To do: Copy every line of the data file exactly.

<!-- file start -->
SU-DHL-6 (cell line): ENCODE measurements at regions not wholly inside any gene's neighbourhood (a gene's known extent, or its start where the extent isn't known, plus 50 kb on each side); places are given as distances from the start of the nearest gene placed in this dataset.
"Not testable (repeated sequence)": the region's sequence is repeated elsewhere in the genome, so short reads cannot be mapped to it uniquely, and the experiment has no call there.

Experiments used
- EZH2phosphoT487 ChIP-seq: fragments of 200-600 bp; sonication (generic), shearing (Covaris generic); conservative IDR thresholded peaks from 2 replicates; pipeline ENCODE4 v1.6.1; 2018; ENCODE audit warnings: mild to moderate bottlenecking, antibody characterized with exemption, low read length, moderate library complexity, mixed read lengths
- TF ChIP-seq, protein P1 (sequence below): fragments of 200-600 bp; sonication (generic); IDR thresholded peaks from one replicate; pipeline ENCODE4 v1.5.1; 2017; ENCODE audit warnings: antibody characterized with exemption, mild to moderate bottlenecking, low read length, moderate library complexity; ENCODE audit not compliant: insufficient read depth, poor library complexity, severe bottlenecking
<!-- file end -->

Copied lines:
SU-DHL-6 (cell line): ENCODE measurements at regions not wholly inside any gene's neighbourhood (a gene's known extent, or its start where the extent isn't known, plus 50 kb on each side); places are given as distances from the start of the nearest gene placed in this dataset.
"Not testable (repeated sequence)": the region's sequence is repeated elsewhere in the genome, so short reads cannot be mapped to it uniquely, and the experiment has no call there.

Experiments used
- EZH2phosphoT487 ChIP-seq: fragments of 200-600 bp; sonication (generic), shearing (Covaris generic); conservative IDR thresholded peaks from 2 replicates; pipeline ENCODE4 v1.6.1; 2018; ENCODE audit warnings: mild to moderate bottlenecking, antibody characterized with exemption, low read length, moderate library complexity, mixed read lengths
- TF ChIP-seq, protein P1 (sequence below): fragments of 200-600 bp; sonication (generic); IDR thresholded peaks from one replicate; pipeline ENCODE4 v1.5.1; 2017; ENCODE audit warnings: antibody characterized with exemption, mild to moderate bottlenecking, low read length, moderate library complexity; ENCODE audit not compliant: insufficient read depth, poor library complexity, severe bottlenecking